November of this year will see the publication of your second book, titled Biblical Rob Halford's Heavy Metal Scriptures. How was it to write your thoughts down for this book compared to your first book, Confess, which was published in 2020, and was a very honest, sincere, and personal book all in all?

Rob: It's just what you have to do to get this far, basically, in music. There are some life anecdotes in there, as well. Everybody can write a book about their life, and I did that with Confess, but as far as the actual working side of my life, there are lots of things that you can talk about. It can be anything, from how to use your voice to what to wear. How to get through a touring schedule. How to look at a contract. I've had a great time with Ian Gittins, we had such a wonderful time making Confess, and we have a great relationship, great rapport. He becomes my voice.

I was reading some of the final chapters today, it's done now. It's done now, it's coming out November the 5th, I believe. It's a nice follow-up. I think it's got the candor, it's got the humor, and it's got the West Midlands, Birmingham, Peaky Blinder attitude to it that Confess had. The initial feedback from the publishers, and the few people that have looked at the first drafts is really encouraging. We'll see. I just wanted to do it. After Confess, I said to Ian, "I've got another idea," and he goes, "What is it?" I laid out the blueprint, and he goes, "Let's do it then." We did it here in my kitchen. We made Confess, and we had a blast of a time doing it.


OK, to wrap up this conversation with you, I would be stupid to not ask any questions regarding new Priest stuff, so is there already something to be revealed about some Priest songs that you have been working on since the excellent Firepower album, which came out back in 2018?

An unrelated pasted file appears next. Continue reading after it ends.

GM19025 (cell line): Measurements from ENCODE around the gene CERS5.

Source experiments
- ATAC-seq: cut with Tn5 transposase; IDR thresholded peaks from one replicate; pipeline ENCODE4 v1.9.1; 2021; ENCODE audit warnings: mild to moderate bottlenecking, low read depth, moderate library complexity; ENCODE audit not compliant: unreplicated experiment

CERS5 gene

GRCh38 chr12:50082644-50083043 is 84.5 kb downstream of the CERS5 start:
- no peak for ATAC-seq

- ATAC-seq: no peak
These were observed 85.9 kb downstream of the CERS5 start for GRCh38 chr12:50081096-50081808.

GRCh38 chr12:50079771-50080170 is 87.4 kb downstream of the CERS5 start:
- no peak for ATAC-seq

Rob: It's so difficult to talk about music, isn't it? Because all of us musicians, we go, "Oh, it's the greatest thing we've ever done, man. The album just rips colossally, and the drumming is like peeling the skin off your face, and the singing is just so screaming."


What is that? What is that...? It's not Firepower number two, that's all I can say. If you look at Judas Priest from Rocka Rolla to Firepower, everything in between has got its character and its identity. That's what we're working on with this one. I think adventurous is a word we've never used before on trying to explain the content. It's adventurous, and now people are going, "What does he mean by that? Is it going to sound like Dolly Parton?" You'll have to wait and see. It's great, man. It's good. It's solid. It's a very, very good strong follow-up, as they call it, to the last one.

Have you already made some plans when it might come out - like next year or--